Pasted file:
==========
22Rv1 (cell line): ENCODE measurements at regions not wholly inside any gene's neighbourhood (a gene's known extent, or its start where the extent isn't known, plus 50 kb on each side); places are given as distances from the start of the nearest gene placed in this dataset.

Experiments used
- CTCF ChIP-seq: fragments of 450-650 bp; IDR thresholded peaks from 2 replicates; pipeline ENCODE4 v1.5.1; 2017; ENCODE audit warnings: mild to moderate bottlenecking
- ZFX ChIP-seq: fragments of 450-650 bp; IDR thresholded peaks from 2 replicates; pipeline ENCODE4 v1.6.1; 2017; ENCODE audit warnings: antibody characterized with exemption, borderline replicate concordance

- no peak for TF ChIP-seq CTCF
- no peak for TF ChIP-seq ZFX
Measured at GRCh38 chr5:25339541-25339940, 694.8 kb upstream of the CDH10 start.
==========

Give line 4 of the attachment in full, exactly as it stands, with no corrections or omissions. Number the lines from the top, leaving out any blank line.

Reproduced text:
- ZFX ChIP-seq: fragments of 450-650 bp; IDR thresholded peaks from 2 replicates; pipeline ENCODE4 v1.6.1; 2017; ENCODE audit warnings: antibody characterized with exemption, borderline replicate concordance